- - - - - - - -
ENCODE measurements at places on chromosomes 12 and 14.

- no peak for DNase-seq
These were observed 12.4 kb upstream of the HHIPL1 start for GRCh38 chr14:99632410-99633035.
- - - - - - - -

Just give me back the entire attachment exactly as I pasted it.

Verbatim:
ENCODE measurements at places on chromosomes 12 and 14.

- no peak for DNase-seq
These were observed 12.4 kb upstream of the HHIPL1 start for GRCh38 chr14:99632410-99633035.